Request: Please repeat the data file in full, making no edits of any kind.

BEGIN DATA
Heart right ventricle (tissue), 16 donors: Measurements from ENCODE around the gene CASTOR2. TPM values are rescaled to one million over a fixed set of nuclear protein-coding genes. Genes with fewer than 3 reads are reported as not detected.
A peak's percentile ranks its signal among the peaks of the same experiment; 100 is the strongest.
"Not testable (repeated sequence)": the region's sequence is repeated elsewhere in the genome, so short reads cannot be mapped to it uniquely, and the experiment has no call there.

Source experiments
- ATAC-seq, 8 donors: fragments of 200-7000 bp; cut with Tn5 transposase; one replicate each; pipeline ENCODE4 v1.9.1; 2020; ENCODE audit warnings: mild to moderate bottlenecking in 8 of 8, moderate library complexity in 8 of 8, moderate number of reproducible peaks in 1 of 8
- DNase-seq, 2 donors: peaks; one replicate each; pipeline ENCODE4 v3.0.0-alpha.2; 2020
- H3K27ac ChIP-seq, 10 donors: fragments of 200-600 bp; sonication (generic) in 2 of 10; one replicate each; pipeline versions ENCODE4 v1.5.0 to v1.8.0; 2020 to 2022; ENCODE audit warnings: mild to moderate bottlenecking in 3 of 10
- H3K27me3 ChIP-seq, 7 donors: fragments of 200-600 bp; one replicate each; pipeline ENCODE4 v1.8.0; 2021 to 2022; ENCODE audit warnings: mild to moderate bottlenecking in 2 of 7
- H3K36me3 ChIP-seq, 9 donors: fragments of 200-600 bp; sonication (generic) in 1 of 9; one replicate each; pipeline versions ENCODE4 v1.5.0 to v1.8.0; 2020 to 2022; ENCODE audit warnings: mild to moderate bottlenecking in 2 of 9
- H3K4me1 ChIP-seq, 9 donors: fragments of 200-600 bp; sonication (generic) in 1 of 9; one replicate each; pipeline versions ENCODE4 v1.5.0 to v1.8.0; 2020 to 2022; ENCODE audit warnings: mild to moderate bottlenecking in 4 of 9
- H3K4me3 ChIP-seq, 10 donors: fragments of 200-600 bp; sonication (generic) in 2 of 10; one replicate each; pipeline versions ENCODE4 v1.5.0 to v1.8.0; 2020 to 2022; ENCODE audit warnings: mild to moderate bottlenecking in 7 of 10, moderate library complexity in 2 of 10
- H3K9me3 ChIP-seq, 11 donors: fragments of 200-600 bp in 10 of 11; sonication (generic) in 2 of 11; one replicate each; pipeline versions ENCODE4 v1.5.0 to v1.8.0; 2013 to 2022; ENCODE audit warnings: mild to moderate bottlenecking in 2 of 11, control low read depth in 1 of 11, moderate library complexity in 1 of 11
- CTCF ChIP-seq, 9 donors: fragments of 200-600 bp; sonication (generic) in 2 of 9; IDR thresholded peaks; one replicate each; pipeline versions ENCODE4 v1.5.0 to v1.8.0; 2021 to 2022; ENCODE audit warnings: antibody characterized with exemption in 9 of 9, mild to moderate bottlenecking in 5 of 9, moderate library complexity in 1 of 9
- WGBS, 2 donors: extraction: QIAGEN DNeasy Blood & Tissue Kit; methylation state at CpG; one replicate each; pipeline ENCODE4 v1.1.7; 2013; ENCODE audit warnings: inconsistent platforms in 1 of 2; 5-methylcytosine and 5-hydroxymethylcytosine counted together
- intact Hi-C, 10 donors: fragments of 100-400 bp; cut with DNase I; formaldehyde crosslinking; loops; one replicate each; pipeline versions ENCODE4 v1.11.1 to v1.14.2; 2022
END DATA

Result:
Heart right ventricle (tissue), 16 donors: Measurements from ENCODE around the gene CASTOR2. TPM values are rescaled to one million over a fixed set of nuclear protein-coding genes. Genes with fewer than 3 reads are reported as not detected.
A peak's percentile ranks its signal among the peaks of the same experiment; 100 is the strongest.
"Not testable (repeated sequence)": the region's sequence is repeated elsewhere in the genome, so short reads cannot be mapped to it uniquely, and the experiment has no call there.

Source experiments
- ATAC-seq, 8 donors: fragments of 200-7000 bp; cut with Tn5 transposase; one replicate each; pipeline ENCODE4 v1.9.1; 2020; ENCODE audit warnings: mild to moderate bottlenecking in 8 of 8, moderate library complexity in 8 of 8, moderate number of reproducible peaks in 1 of 8
- DNase-seq, 2 donors: peaks; one replicate each; pipeline ENCODE4 v3.0.0-alpha.2; 2020
- H3K27ac ChIP-seq, 10 donors: fragments of 200-600 bp; sonication (generic) in 2 of 10; one replicate each; pipeline versions ENCODE4 v1.5.0 to v1.8.0; 2020 to 2022; ENCODE audit warnings: mild to moderate bottlenecking in 3 of 10
- H3K27me3 ChIP-seq, 7 donors: fragments of 200-600 bp; one replicate each; pipeline ENCODE4 v1.8.0; 2021 to 2022; ENCODE audit warnings: mild to moderate bottlenecking in 2 of 7
- H3K36me3 ChIP-seq, 9 donors: fragments of 200-600 bp; sonication (generic) in 1 of 9; one replicate each; pipeline versions ENCODE4 v1.5.0 to v1.8.0; 2020 to 2022; ENCODE audit warnings: mild to moderate bottlenecking in 2 of 9
- H3K4me1 ChIP-seq, 9 donors: fragments of 200-600 bp; sonication (generic) in 1 of 9; one replicate each; pipeline versions ENCODE4 v1.5.0 to v1.8.0; 2020 to 2022; ENCODE audit warnings: mild to moderate bottlenecking in 4 of 9
- H3K4me3 ChIP-seq, 10 donors: fragments of 200-600 bp; sonication (generic) in 2 of 10; one replicate each; pipeline versions ENCODE4 v1.5.0 to v1.8.0; 2020 to 2022; ENCODE audit warnings: mild to moderate bottlenecking in 7 of 10, moderate library complexity in 2 of 10
- H3K9me3 ChIP-seq, 11 donors: fragments of 200-600 bp in 10 of 11; sonication (generic) in 2 of 11; one replicate each; pipeline versions ENCODE4 v1.5.0 to v1.8.0; 2013 to 2022; ENCODE audit warnings: mild to moderate bottlenecking in 2 of 11, control low read depth in 1 of 11, moderate library complexity in 1 of 11
- CTCF ChIP-seq, 9 donors: fragments of 200-600 bp; sonication (generic) in 2 of 9; IDR thresholded peaks; one replicate each; pipeline versions ENCODE4 v1.5.0 to v1.8.0; 2021 to 2022; ENCODE audit warnings: antibody characterized with exemption in 9 of 9, mild to moderate bottlenecking in 5 of 9, moderate library complexity in 1 of 9
- WGBS, 2 donors: extraction: QIAGEN DNeasy Blood & Tissue Kit; methylation state at CpG; one replicate each; pipeline ENCODE4 v1.1.7; 2013; ENCODE audit warnings: inconsistent platforms in 1 of 2; 5-methylcytosine and 5-hydroxymethylcytosine counted together
- intact Hi-C, 10 donors: fragments of 100-400 bp; cut with DNase I; formaldehyde crosslinking; loops; one replicate each; pipeline versions ENCODE4 v1.11.1 to v1.14.2; 2022